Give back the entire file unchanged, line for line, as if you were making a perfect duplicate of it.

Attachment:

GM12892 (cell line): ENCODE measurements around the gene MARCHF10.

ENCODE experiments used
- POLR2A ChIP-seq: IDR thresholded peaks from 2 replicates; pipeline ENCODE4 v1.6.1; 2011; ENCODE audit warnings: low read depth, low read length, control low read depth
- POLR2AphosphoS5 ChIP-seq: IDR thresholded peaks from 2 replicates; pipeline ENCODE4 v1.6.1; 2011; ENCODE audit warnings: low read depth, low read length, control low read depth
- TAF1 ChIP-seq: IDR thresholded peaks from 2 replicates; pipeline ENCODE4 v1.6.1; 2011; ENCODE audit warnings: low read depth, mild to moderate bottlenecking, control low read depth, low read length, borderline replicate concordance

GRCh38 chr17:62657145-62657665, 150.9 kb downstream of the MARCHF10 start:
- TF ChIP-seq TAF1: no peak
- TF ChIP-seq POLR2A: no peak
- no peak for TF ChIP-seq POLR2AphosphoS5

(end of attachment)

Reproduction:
GM12892 (cell line): ENCODE measurements around the gene MARCHF10.

ENCODE experiments used
- POLR2A ChIP-seq: IDR thresholded peaks from 2 replicates; pipeline ENCODE4 v1.6.1; 2011; ENCODE audit warnings: low read depth, low read length, control low read depth
- POLR2AphosphoS5 ChIP-seq: IDR thresholded peaks from 2 replicates; pipeline ENCODE4 v1.6.1; 2011; ENCODE audit warnings: low read depth, low read length, control low read depth
- TAF1 ChIP-seq: IDR thresholded peaks from 2 replicates; pipeline ENCODE4 v1.6.1; 2011; ENCODE audit warnings: low read depth, mild to moderate bottlenecking, control low read depth, low read length, borderline replicate concordance

GRCh38 chr17:62657145-62657665, 150.9 kb downstream of the MARCHF10 start:
- TF ChIP-seq TAF1: no peak
- TF ChIP-seq POLR2A: no peak
- no peak for TF ChIP-seq POLR2AphosphoS5